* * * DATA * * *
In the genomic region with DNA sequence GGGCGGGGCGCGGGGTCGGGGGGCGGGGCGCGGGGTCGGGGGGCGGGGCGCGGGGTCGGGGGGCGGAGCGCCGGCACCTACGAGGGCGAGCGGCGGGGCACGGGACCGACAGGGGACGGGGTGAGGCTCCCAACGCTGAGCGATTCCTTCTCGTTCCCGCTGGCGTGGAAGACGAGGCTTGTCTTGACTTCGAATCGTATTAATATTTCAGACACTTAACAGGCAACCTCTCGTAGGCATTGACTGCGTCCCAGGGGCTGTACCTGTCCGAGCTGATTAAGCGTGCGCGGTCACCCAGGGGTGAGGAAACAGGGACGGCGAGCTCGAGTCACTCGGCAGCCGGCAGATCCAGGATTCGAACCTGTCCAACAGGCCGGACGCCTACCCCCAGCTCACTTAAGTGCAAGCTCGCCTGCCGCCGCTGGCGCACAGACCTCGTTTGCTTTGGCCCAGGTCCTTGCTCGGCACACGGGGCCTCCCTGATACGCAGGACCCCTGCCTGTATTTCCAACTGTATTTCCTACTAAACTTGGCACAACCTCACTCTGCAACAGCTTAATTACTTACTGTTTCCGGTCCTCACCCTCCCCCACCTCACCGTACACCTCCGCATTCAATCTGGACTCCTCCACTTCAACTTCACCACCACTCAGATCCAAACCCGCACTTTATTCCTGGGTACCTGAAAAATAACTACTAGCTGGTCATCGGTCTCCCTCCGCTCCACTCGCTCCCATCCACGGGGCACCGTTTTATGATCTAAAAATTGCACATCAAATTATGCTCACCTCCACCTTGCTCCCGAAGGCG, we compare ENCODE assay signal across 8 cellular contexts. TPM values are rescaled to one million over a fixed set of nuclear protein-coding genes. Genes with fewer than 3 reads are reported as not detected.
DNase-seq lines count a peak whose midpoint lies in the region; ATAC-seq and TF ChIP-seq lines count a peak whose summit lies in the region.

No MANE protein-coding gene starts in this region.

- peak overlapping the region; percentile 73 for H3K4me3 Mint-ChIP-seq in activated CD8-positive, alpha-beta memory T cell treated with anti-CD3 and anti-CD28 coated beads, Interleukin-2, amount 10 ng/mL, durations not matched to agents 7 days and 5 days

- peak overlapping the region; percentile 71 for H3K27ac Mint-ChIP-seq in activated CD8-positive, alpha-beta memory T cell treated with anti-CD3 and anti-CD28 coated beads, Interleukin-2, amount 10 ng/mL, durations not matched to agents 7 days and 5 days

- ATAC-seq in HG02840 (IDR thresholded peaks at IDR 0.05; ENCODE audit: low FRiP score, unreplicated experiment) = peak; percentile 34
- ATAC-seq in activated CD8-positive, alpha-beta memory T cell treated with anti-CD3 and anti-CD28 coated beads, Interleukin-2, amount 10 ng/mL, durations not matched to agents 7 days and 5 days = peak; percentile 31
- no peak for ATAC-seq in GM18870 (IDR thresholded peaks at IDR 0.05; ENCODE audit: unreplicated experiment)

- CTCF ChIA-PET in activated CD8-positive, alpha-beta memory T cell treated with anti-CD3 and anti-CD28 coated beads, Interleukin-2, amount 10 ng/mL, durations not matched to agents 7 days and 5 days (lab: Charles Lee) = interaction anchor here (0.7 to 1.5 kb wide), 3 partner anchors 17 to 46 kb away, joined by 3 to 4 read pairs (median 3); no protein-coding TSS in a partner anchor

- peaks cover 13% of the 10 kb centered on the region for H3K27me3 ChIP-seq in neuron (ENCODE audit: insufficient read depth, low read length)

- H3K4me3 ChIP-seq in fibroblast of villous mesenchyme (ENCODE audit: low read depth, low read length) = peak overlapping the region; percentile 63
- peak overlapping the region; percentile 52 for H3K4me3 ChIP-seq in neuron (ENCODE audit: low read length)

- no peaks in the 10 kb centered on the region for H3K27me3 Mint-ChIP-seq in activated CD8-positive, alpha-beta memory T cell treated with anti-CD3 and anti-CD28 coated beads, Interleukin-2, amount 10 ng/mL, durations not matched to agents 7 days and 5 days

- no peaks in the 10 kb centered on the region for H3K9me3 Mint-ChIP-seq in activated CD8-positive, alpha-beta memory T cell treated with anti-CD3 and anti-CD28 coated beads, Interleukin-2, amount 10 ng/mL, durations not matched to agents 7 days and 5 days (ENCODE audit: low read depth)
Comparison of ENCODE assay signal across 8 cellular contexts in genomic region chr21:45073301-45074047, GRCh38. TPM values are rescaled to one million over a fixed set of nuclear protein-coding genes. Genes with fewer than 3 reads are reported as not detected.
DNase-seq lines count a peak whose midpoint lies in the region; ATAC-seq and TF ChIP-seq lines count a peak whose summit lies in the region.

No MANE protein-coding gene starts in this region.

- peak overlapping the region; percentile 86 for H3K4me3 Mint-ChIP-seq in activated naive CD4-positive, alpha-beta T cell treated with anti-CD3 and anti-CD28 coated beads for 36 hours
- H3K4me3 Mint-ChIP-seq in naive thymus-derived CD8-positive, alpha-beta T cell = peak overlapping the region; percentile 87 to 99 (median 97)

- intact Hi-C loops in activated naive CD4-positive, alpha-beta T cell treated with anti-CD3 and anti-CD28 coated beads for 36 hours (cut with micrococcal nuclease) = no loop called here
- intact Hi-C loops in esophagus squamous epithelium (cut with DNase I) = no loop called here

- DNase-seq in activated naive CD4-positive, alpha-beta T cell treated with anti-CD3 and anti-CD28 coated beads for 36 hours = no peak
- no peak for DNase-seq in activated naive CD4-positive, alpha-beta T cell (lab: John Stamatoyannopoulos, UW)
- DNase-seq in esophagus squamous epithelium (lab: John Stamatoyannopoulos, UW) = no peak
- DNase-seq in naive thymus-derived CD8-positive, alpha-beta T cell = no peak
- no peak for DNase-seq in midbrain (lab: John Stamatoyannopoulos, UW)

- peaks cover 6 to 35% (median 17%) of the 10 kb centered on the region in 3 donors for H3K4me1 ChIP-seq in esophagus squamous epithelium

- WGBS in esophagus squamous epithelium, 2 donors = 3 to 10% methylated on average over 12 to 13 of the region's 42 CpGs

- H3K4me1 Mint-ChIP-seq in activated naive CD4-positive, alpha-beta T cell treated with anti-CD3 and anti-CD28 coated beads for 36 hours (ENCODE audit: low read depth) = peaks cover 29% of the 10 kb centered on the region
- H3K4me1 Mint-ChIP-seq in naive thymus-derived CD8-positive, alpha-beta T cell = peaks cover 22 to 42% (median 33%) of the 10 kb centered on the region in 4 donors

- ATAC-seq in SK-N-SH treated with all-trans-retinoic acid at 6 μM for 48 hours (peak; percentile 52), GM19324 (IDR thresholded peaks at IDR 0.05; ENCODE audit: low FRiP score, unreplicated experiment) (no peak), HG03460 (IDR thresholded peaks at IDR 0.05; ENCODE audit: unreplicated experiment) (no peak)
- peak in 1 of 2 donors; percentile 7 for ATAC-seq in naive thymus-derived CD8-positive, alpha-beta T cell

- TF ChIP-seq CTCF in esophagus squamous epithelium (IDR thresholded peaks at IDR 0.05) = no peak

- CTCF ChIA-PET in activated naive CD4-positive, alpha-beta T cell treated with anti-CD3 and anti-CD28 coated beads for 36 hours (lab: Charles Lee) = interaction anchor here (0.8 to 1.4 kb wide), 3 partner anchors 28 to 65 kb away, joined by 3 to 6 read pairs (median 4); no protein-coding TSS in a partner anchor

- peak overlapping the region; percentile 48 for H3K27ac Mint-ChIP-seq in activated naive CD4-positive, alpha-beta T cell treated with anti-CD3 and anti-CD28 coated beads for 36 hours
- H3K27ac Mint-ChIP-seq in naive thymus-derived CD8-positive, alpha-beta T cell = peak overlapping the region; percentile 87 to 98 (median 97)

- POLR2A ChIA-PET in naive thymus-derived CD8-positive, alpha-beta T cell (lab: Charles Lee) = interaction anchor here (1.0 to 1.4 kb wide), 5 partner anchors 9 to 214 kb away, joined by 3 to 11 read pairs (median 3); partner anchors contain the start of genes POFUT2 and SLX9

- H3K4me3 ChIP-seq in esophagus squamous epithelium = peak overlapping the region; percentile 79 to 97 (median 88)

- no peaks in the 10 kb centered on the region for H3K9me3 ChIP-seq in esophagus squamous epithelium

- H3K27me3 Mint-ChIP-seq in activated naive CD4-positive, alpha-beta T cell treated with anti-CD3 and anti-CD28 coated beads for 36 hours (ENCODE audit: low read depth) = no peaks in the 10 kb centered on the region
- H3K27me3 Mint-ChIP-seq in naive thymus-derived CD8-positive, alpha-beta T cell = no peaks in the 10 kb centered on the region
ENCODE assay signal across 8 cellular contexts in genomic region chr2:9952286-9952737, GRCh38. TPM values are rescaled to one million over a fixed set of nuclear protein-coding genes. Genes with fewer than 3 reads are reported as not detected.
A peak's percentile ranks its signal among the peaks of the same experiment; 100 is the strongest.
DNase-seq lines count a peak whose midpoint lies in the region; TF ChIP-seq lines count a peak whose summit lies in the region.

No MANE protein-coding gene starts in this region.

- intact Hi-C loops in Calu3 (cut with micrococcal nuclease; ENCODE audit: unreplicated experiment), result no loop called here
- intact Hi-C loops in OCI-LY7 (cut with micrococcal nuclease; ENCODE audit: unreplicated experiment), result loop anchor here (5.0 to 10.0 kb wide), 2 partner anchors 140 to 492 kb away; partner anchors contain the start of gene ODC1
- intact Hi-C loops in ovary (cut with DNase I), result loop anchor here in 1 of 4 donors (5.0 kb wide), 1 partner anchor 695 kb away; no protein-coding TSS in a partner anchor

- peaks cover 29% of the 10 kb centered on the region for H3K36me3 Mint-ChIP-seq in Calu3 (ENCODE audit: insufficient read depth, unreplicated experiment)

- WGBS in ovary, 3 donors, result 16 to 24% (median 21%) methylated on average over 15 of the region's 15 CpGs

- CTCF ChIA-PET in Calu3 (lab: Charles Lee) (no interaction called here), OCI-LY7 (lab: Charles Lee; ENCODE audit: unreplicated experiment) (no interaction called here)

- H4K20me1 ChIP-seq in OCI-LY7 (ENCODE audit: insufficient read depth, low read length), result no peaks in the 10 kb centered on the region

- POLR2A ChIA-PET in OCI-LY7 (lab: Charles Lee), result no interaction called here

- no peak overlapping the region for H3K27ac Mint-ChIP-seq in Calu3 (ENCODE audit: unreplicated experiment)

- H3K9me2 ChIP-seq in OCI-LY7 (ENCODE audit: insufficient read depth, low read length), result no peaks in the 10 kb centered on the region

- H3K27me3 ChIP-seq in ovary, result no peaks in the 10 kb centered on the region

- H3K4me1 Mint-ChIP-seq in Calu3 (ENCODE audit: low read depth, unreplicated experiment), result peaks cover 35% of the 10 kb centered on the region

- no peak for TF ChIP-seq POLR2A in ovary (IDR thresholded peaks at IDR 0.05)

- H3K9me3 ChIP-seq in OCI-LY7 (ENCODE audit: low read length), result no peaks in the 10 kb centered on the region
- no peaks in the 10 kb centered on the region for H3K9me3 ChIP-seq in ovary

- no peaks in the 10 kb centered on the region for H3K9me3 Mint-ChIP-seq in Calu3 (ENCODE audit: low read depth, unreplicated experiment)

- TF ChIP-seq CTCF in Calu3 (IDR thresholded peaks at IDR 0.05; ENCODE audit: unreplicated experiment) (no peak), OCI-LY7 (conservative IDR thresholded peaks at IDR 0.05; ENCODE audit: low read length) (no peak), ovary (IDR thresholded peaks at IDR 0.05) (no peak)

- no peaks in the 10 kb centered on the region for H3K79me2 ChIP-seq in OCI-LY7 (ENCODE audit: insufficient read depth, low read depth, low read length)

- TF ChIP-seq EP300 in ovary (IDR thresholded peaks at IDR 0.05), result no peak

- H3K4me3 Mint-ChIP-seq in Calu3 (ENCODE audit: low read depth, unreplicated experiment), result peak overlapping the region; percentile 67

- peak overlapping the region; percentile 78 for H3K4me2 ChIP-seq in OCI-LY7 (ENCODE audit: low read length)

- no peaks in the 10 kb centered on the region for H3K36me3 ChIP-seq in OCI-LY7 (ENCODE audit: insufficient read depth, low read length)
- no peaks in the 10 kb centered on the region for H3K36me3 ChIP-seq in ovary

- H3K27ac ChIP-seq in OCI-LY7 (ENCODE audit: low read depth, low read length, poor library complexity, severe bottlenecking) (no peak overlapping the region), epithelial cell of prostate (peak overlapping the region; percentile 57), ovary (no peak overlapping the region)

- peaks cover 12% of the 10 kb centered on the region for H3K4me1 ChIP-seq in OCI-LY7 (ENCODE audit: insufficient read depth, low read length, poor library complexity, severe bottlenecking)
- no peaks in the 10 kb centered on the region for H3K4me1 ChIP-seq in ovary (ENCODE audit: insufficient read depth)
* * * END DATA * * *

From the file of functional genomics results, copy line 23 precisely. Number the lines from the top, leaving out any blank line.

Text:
- no peak for DNase-seq in activated naive CD4-positive, alpha-beta T cell (lab: John Stamatoyannopoulos, UW)